There are also doctors who do not want to go out of their way to diagnose patients with less obvious pain syndromes. The evidence of stenosis is present, so they might as well treat that first and see what happens. After all, stenosis can be a pathological condition, so they figure let’s deal with one thing at a time and check the results later. In a few cases, the patients might enjoy some degree of relief here, but most patients will continue to suffer, since the real reason for their pain has not yet been located. Meanwhile, they have endured whatever stenosis treatment was deemed appropriate by their lackadaisical doctor, often involving surgical intervention, without much, if any, benefit. These doctors view stenosis as a means to make a living and if the patient is on-board with the diagnosis, an easy way to afford that next vacation. They know it may or may not be the real problem, but to them it is a problem nevertheless and should be managed.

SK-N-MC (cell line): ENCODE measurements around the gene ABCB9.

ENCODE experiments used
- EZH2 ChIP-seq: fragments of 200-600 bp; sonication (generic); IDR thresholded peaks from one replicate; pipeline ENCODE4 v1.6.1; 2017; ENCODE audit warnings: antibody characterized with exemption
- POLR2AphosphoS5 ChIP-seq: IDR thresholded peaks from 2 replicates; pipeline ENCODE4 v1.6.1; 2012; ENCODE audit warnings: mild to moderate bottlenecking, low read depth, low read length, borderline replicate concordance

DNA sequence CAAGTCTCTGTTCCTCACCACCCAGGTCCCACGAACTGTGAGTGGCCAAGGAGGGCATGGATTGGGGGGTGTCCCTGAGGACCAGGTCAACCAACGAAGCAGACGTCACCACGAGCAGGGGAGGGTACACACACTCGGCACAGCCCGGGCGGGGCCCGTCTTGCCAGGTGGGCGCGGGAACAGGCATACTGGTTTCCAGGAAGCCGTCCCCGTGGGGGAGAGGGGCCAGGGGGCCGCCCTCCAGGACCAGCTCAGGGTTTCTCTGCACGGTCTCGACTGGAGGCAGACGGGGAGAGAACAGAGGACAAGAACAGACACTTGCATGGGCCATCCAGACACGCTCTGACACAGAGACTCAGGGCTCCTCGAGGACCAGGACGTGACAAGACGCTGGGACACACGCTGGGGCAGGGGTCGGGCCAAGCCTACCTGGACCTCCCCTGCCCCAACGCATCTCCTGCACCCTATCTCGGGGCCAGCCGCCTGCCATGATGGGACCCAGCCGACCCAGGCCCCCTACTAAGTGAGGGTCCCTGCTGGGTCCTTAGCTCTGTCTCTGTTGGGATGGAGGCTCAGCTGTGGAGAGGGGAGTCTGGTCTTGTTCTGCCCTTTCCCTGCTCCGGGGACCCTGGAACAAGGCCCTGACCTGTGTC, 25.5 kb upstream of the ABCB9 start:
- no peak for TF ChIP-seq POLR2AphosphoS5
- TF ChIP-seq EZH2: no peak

The worst types of doctors are the ones who know definitively that the degree of stenosis expressed is normal and definitely not symptomatic. However, since imaging evidence can easily be produced showing a narrowed vertebral canal, the patient will be convinced through an often fear-inducing sales presentation that they are in dire health risk and require dramatic treatment. The way these doctors might choose to make their money varies, with some planning a long course of conservative care, followed by surgery and then more conservative care, others opting directly for surgery and still more selecting long-term noninvasive treatments exclusively. The path of therapy really does not matter, since the doctor knows that the real cause is not the stenosis anyway, so they are often not concerned with the scientific logic of their recommended therapy regimen. Money is the only motivation here and these doctors make plenty of it. Since diagnostic evidence of a change in spinal canal anatomy can be produced, these doctors stand virtually no chance of ever being questioned, reprimanded or prosecuted, even though what they are doing is technically not only against every ethical code, but also in violation of the laws of virtually every country on earth. These doctors view stenosis the same way they view any structural abnormality, as an opportunity to advance their monetary aspirations. They do not care about the results of the treatment, even if it means disability for the patient. Another person’s pain is little price to pay to become rich and powerful.